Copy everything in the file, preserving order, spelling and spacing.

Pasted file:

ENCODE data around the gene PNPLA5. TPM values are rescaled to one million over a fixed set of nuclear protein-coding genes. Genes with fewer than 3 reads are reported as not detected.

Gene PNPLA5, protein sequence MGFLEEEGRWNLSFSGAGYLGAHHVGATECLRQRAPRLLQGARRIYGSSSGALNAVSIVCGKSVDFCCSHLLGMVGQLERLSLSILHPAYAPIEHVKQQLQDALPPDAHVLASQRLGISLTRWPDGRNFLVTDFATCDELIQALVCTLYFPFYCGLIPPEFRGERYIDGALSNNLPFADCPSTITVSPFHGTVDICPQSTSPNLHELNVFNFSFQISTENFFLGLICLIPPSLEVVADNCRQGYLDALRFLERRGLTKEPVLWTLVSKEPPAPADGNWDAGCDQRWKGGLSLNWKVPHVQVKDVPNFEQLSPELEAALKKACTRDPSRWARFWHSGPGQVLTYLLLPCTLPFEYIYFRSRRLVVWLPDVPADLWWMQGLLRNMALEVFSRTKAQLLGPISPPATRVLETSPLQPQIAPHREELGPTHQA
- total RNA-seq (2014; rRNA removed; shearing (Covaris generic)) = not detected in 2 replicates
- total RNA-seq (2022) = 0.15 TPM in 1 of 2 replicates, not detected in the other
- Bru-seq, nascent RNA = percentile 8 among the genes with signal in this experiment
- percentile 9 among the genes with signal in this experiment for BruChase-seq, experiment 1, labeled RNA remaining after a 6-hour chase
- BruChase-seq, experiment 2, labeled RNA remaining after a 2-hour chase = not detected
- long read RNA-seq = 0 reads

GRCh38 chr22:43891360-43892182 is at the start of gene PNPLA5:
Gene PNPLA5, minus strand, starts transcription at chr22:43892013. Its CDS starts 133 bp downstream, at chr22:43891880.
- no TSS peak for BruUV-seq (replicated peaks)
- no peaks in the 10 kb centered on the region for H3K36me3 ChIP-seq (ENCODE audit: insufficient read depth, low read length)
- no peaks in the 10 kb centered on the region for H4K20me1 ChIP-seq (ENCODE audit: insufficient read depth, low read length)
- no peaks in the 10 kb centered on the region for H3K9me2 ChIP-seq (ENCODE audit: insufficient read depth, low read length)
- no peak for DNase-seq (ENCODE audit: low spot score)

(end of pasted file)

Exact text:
ENCODE data around the gene PNPLA5. TPM values are rescaled to one million over a fixed set of nuclear protein-coding genes. Genes with fewer than 3 reads are reported as not detected.

Gene PNPLA5, protein sequence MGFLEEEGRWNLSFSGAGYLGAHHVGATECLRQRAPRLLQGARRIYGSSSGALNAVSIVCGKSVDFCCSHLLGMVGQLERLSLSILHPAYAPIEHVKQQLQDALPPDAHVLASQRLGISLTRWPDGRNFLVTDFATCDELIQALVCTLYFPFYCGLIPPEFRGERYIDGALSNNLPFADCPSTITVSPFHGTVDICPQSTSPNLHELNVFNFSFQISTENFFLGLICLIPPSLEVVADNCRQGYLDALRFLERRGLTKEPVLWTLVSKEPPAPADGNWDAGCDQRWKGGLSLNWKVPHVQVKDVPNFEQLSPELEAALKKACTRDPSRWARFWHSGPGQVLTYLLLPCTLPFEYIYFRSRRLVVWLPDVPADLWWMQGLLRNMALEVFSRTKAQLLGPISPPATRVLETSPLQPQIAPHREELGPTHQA
- total RNA-seq (2014; rRNA removed; shearing (Covaris generic)) = not detected in 2 replicates
- total RNA-seq (2022) = 0.15 TPM in 1 of 2 replicates, not detected in the other
- Bru-seq, nascent RNA = percentile 8 among the genes with signal in this experiment
- percentile 9 among the genes with signal in this experiment for BruChase-seq, experiment 1, labeled RNA remaining after a 6-hour chase
- BruChase-seq, experiment 2, labeled RNA remaining after a 2-hour chase = not detected
- long read RNA-seq = 0 reads

GRCh38 chr22:43891360-43892182 is at the start of gene PNPLA5:
Gene PNPLA5, minus strand, starts transcription at chr22:43892013. Its CDS starts 133 bp downstream, at chr22:43891880.
- no TSS peak for BruUV-seq (replicated peaks)
- no peaks in the 10 kb centered on the region for H3K36me3 ChIP-seq (ENCODE audit: insufficient read depth, low read length)
- no peaks in the 10 kb centered on the region for H4K20me1 ChIP-seq (ENCODE audit: insufficient read depth, low read length)
- no peaks in the 10 kb centered on the region for H3K9me2 ChIP-seq (ENCODE audit: insufficient read depth, low read length)
- no peak for DNase-seq (ENCODE audit: low spot score)